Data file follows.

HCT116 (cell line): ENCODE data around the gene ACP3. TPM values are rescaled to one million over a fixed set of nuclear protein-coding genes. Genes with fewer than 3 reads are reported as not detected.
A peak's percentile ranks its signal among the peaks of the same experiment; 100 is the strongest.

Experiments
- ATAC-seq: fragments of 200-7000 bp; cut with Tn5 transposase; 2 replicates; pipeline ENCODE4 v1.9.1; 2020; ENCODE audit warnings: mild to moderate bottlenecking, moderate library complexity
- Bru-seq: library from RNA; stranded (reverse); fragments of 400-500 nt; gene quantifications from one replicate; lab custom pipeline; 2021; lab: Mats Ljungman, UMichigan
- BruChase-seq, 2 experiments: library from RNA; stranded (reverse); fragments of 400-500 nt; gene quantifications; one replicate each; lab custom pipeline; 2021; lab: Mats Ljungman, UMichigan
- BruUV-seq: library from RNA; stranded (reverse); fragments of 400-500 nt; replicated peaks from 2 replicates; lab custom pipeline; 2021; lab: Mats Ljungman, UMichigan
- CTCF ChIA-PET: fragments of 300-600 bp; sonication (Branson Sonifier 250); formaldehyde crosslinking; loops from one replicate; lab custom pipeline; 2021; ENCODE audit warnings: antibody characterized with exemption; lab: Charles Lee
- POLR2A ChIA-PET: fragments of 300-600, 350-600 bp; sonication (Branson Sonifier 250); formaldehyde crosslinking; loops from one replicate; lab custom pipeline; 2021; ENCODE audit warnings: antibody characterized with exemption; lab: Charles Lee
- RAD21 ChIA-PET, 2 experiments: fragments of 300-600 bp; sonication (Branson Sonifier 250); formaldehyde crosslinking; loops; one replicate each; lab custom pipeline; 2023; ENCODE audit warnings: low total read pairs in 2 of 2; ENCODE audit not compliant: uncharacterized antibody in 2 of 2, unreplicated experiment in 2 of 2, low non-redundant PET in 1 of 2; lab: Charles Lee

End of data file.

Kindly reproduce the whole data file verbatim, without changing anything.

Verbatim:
HCT116 (cell line): ENCODE data around the gene ACP3. TPM values are rescaled to one million over a fixed set of nuclear protein-coding genes. Genes with fewer than 3 reads are reported as not detected.
A peak's percentile ranks its signal among the peaks of the same experiment; 100 is the strongest.

Experiments
- ATAC-seq: fragments of 200-7000 bp; cut with Tn5 transposase; 2 replicates; pipeline ENCODE4 v1.9.1; 2020; ENCODE audit warnings: mild to moderate bottlenecking, moderate library complexity
- Bru-seq: library from RNA; stranded (reverse); fragments of 400-500 nt; gene quantifications from one replicate; lab custom pipeline; 2021; lab: Mats Ljungman, UMichigan
- BruChase-seq, 2 experiments: library from RNA; stranded (reverse); fragments of 400-500 nt; gene quantifications; one replicate each; lab custom pipeline; 2021; lab: Mats Ljungman, UMichigan
- BruUV-seq: library from RNA; stranded (reverse); fragments of 400-500 nt; replicated peaks from 2 replicates; lab custom pipeline; 2021; lab: Mats Ljungman, UMichigan
- CTCF ChIA-PET: fragments of 300-600 bp; sonication (Branson Sonifier 250); formaldehyde crosslinking; loops from one replicate; lab custom pipeline; 2021; ENCODE audit warnings: antibody characterized with exemption; lab: Charles Lee
- POLR2A ChIA-PET: fragments of 300-600, 350-600 bp; sonication (Branson Sonifier 250); formaldehyde crosslinking; loops from one replicate; lab custom pipeline; 2021; ENCODE audit warnings: antibody characterized with exemption; lab: Charles Lee
- RAD21 ChIA-PET, 2 experiments: fragments of 300-600 bp; sonication (Branson Sonifier 250); formaldehyde crosslinking; loops; one replicate each; lab custom pipeline; 2023; ENCODE audit warnings: low total read pairs in 2 of 2; ENCODE audit not compliant: uncharacterized antibody in 2 of 2, unreplicated experiment in 2 of 2, low non-redundant PET in 1 of 2; lab: Charles Lee